When buying a home, we offer you greater peace of mind and clarity on your purchase with a pre-purchase home inspection. For sellers, we help to ensure a smooth transaction with maximum return with a pre-listing home inspection.
Additional services include annual home maintenance inspections to help you stay on top of the various systems in your home.
Purchasing a new home also means buying that home's problems. With a pre-purchase home inspection you can see exactly what you're buying. Problems discovered during the inspection could allow you to renegotiate to offset the costs of repairs — potentially saving you thousands of dollars. We'll even help you become familiar with the property.View Details
Sometimes selling your home can be just as much of a roller coaster as buying one. Getting a pre-listing home inspection can help ensure a quick and smooth transaction. You can enter the selling process with confidence that there won't be any nasty surprises. You'll also avoid delays, which could last for weeks or even months.View Details
Unfortunately, new does not always mean perfect. In fact, new doesn't even guarantee good. Material defects and human error during the construction process can lead to expensive problems later on. A new construction home inspection can help identify these problems early, when they're cheaper to fix. Some issues may even be covered under warranty.View Details
An annual home maintenance inspection will help to identify potential problems before they can become major financial or safety issues. With a trained eye, we know where and how to look for problems that might go unnoticed for years. A home maintenance inspection covers common problem areas including the roof and attic, basement and foundation, grading and drainage, electrical systems, water heating systems, and much more.
Commonly referred to as a termite inspection, Wood Destroying Organism (WDO) inspections look for more than just termites, including wood boring beetles and wood destroying fungus. Termites alone cause billions of dollars in property damage every year in the United States. Because they can be difficult to detect, a properly trained inspector is necessary to check for the presence of any WDOs in your home.View Details
Check faucets and showers, looking for visible leaks as well as testing water pressure. Identify the types of pipes used, if visible. Identify the location of the main water shutoff valve.
Identify the type of wiring, test all outlets and make sure there are GFCIs installed where needed to protect from electrical shock. Inspect the electrical panel for safety issues and fire hazards.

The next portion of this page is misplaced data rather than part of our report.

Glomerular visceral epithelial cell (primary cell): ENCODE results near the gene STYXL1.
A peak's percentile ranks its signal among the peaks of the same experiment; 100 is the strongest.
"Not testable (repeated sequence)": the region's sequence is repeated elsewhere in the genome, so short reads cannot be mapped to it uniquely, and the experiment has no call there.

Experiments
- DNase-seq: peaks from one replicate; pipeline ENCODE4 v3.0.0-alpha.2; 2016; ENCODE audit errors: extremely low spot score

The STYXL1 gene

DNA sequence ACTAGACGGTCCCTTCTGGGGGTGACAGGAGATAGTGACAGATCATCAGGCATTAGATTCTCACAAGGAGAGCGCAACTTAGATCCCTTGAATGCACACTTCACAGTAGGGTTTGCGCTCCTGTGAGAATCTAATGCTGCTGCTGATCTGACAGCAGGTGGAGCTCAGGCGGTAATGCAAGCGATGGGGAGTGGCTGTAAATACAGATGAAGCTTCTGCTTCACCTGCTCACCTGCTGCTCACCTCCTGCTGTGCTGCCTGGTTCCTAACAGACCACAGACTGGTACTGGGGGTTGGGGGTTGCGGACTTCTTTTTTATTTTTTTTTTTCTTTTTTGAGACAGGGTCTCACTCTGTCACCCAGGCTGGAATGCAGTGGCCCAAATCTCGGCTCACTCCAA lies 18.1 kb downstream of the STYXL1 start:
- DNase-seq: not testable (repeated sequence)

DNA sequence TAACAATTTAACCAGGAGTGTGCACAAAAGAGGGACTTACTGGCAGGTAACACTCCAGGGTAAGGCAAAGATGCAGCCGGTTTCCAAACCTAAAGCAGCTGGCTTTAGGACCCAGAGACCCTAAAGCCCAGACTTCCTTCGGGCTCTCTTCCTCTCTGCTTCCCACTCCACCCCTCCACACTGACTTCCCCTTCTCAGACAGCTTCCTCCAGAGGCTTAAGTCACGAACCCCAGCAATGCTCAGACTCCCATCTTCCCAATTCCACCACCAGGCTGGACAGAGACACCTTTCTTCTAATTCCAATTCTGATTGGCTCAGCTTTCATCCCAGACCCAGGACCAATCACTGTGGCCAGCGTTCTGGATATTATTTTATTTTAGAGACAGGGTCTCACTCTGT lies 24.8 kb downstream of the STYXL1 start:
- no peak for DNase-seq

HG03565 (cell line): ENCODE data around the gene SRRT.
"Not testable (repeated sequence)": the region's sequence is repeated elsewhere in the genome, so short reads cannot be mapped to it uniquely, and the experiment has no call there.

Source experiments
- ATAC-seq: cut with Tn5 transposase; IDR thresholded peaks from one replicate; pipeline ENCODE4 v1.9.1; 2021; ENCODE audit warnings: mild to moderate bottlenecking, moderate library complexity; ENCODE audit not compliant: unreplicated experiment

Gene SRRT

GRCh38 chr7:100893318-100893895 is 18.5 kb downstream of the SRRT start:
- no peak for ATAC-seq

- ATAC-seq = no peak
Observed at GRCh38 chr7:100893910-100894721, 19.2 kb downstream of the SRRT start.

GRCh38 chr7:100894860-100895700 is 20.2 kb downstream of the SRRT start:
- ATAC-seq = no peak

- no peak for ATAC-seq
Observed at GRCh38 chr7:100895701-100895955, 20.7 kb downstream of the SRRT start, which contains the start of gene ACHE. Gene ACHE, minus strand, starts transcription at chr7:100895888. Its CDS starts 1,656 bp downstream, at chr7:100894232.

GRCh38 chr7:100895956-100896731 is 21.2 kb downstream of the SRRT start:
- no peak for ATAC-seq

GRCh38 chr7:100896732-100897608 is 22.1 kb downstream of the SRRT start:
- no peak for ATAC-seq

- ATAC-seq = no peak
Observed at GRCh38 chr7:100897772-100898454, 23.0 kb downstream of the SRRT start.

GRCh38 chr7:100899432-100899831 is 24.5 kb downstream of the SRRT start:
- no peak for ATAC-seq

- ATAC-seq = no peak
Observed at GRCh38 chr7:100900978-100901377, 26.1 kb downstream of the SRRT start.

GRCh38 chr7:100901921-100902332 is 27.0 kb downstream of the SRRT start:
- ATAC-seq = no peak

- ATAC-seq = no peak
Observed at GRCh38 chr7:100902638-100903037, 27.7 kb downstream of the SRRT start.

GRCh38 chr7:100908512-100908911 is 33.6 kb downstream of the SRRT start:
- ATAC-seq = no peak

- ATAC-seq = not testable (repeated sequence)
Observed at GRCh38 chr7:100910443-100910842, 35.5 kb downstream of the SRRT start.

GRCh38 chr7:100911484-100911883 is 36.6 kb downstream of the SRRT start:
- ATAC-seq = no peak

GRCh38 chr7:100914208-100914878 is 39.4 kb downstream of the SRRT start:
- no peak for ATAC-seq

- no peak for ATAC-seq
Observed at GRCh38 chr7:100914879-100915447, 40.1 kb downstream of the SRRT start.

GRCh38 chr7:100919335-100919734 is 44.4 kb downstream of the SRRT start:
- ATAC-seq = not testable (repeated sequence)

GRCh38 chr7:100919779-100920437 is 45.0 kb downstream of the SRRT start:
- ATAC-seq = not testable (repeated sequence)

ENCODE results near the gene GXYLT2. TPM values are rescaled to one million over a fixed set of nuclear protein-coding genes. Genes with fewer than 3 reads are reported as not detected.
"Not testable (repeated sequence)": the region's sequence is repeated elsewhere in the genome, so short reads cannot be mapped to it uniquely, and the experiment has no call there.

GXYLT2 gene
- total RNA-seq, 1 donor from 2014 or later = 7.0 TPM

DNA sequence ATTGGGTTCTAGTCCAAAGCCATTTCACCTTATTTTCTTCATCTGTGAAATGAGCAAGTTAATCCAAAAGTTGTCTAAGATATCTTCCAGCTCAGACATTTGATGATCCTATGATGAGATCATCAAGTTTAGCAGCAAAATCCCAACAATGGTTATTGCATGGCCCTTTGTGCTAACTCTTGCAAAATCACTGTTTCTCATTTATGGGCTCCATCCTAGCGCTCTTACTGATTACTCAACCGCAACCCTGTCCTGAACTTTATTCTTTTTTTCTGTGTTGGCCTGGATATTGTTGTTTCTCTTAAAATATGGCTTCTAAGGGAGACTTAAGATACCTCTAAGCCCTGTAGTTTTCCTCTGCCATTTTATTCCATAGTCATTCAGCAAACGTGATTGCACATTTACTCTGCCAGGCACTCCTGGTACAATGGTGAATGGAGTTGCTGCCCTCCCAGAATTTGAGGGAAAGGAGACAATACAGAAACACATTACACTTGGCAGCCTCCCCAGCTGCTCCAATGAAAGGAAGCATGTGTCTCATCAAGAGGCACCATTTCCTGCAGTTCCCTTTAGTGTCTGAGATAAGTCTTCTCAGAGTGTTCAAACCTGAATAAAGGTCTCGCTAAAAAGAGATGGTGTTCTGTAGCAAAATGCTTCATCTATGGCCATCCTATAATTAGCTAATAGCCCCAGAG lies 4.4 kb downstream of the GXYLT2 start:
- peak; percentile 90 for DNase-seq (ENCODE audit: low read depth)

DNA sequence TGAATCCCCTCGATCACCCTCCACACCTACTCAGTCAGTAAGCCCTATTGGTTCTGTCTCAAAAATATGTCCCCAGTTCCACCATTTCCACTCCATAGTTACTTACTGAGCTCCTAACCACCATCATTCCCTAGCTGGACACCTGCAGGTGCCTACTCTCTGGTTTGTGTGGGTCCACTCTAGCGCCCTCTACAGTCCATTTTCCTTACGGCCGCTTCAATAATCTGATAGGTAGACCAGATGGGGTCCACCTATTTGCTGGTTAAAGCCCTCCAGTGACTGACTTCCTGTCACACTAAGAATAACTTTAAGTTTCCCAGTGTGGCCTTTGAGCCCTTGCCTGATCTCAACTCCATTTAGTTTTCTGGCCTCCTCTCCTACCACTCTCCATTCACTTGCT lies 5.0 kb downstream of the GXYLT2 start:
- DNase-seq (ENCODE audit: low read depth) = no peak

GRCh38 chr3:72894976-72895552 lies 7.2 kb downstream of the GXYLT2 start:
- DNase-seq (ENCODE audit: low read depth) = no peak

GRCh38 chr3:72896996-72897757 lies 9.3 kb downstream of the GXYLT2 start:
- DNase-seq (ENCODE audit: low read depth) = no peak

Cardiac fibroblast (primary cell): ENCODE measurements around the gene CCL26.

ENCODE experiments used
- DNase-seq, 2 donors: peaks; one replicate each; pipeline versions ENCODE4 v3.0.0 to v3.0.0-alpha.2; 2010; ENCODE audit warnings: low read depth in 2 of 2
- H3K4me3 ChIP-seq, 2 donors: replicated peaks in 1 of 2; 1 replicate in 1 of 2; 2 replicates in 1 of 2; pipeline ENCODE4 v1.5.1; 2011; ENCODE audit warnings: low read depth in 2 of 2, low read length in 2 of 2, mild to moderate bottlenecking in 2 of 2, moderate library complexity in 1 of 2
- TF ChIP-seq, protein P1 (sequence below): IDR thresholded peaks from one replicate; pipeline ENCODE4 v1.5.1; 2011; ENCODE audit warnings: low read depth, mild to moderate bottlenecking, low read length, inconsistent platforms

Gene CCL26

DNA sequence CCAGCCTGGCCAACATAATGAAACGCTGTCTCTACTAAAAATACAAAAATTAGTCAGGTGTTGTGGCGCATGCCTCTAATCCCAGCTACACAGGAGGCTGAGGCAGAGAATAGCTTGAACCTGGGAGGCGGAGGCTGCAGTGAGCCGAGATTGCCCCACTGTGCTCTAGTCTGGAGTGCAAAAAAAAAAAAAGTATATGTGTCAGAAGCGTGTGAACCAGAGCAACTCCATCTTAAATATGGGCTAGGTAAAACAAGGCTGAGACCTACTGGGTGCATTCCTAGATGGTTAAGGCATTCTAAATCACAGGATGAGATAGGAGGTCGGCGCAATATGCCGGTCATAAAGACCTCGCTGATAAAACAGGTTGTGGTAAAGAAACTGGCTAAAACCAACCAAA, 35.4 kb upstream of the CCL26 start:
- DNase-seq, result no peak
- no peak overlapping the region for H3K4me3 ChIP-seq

Determine the age of the furnace and air conditioner, whether or not they function properly, and possibly recommend repairs or maintenance.
Determine the age of the water heater and check for proper installation. We can also determine the condition and possibly give an estimated remaining life span of the unit.
Check for proper ventilation. A poorly ventilated dryer exhaust can be a serious fire hazard.
Test smoke detectors and ensure that the garage wall, if present, has the proper fire rating and is undamaged. Also check the fireplace for proper installation and maintenance.
Check for visible leaks, properly secured toilets, proper ventilation to prevent moisture related issues, and more.
If possible, check for structural damage and proper ventilation. Also check insulation and ensure that nothing is ventilated directly into the attic, such as the bathroom.
Check for damaged or missing siding, cracks, and excessive soil contact which can be an invitation for pests.
Check for possible foundation failure, indicated by cracks or settling.
Check to ensure that the ground slopes away from the house, which prevents water from entering the house or causing damage to the foundation.
If accessible and visible, check for roof damage or poor installation that may allow for water penetration as well as checking the condition of the gutters.
Test the garage door for proper functionality, check for proper ventilation to prevent carbon monoxide poisoning, and check for risks of explosion from ignition sources too close to the floor.
Do you have unanswered questions? Or are you ready to schedule your inspection? Either way, we look forward to hearing from you.